“Step up on the scale, backwards. Don’t look at the number, please.” I reluctantly stepped back. By the pity in her eyes, I could tell the number had shown up. Her face had made this expression far too many times to far too many girls. She cleared her throat.

“You know we’re here to help you, right? The other doctors and I are professionals. You’re in good hands.”

I stayed quiet, but that did nothing to discourage her.

“Listen,” she hesitated. “You don’t have to trust us, you don’t have to like us, you can resent us all you want. But you are in a crisis, and it’s obvious you’re not well enough to take care of yourself right now. We are going to help you. Our program is 40 hours a week; it will replace school for now. You’ll be in therapy.” She braced herself for my reaction.

“I guess you’ve all made up your minds then. What does it matter what I think?”

My first day of program was terrifying. I stayed quiet most of the day. I tried not to resist treatment, despite every instinct. Four girls met me in the waiting room for breakfast. Rachel was empathetic and modest; she dropped out of school after her dad died, but was intelligent and perceptive – a walking dictionary. Julia hummed show tunes and carried a sudoku book with her everywhere. Nechama smiled when she felt uncomfortable, a soft spoken perfectionist, timid and constantly reading. For the next six weeks, I saw these young women break down and cry, discovering personal truths and transcending the persona they had upheld for so long. It was miraculous. It was nice having them. We weren’t allowed to close the bathroom door all the way, and we all shared the same pang of horror that struck at mealtime.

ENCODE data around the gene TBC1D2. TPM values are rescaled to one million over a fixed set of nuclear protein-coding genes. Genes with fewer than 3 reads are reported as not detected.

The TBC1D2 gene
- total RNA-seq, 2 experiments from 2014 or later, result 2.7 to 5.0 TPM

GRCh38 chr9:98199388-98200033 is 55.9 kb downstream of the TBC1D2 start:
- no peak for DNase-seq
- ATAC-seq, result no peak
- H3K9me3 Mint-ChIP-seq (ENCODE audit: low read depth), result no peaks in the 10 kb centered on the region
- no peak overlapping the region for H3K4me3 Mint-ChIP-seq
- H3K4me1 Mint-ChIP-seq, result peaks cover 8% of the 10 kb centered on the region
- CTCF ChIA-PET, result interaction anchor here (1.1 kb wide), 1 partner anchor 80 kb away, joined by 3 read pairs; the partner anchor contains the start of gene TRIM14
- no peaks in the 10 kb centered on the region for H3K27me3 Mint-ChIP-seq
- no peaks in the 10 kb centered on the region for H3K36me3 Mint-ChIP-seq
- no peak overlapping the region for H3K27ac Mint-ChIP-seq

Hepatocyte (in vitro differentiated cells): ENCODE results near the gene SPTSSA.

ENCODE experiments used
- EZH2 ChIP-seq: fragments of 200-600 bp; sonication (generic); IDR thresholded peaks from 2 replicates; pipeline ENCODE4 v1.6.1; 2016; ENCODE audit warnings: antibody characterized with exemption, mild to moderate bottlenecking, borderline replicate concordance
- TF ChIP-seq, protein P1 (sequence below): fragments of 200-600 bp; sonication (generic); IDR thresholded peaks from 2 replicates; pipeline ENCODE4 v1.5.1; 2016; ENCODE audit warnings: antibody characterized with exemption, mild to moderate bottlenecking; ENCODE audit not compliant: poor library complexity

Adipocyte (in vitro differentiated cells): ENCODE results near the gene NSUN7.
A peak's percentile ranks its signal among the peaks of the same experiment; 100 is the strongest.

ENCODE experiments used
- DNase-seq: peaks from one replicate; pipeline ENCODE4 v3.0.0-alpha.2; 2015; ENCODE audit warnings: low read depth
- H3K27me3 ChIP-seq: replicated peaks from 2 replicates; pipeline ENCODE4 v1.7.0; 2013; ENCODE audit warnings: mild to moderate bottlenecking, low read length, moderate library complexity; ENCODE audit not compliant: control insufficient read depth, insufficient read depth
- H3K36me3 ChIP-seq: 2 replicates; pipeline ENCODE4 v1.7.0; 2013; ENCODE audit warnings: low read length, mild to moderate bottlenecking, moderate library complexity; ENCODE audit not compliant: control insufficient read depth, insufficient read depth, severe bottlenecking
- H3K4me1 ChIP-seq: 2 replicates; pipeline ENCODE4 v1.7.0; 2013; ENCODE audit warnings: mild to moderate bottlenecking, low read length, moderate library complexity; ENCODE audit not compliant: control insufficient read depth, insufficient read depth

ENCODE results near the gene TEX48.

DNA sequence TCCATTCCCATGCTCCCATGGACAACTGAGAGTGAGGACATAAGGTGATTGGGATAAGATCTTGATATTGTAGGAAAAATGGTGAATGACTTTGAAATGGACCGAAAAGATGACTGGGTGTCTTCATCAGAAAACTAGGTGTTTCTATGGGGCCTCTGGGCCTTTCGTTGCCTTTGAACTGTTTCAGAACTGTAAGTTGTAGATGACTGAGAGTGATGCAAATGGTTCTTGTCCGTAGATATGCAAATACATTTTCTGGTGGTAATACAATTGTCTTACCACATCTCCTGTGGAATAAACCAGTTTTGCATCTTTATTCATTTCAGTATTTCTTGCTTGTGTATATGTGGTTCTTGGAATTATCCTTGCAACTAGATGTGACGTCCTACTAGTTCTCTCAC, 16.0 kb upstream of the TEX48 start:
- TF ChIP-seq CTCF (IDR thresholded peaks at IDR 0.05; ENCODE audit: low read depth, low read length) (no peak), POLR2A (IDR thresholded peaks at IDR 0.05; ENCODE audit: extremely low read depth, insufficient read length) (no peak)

One meal in particular sticks out in my mind. We could hear lunch preparation from the art therapy room, and a collective dread shuttered through all of us. We were expected to finish our meals within 30 minutes. I was immediately taken back by the increased portions of chicken parmesan on my plate, along with a piece of chocolate cake and 16 ounces of milk. Fear jolted through me. I thought of running, I thought of throwing the food tray on the ground, I thought of sitting on the floor in protest. Then I thought of nothing.

Unresponsive to each therapist’s urges, I froze. I stood there, paralyzed until something overcame me. A call of distress, then a whimper, then a slow, hiccuping sob forced itself from my throat and I huddled over, clutching my stomach. One of the therapists, Katherine, put her arms around me and together – a bleary struggling mass – we made our way to a separate room to eat the meal. The chocolate cake stained my upper lip. I took tedious bites, lifting and dropping the fork, distraught. Katherine knew there was no way to console me, but her presence, her gentle eyes acknowledging my struggle, soothed me. It took me over an hour to finish the meal. There was no relief afterward, only shame and chocolate cake filling my gut – but I had finished.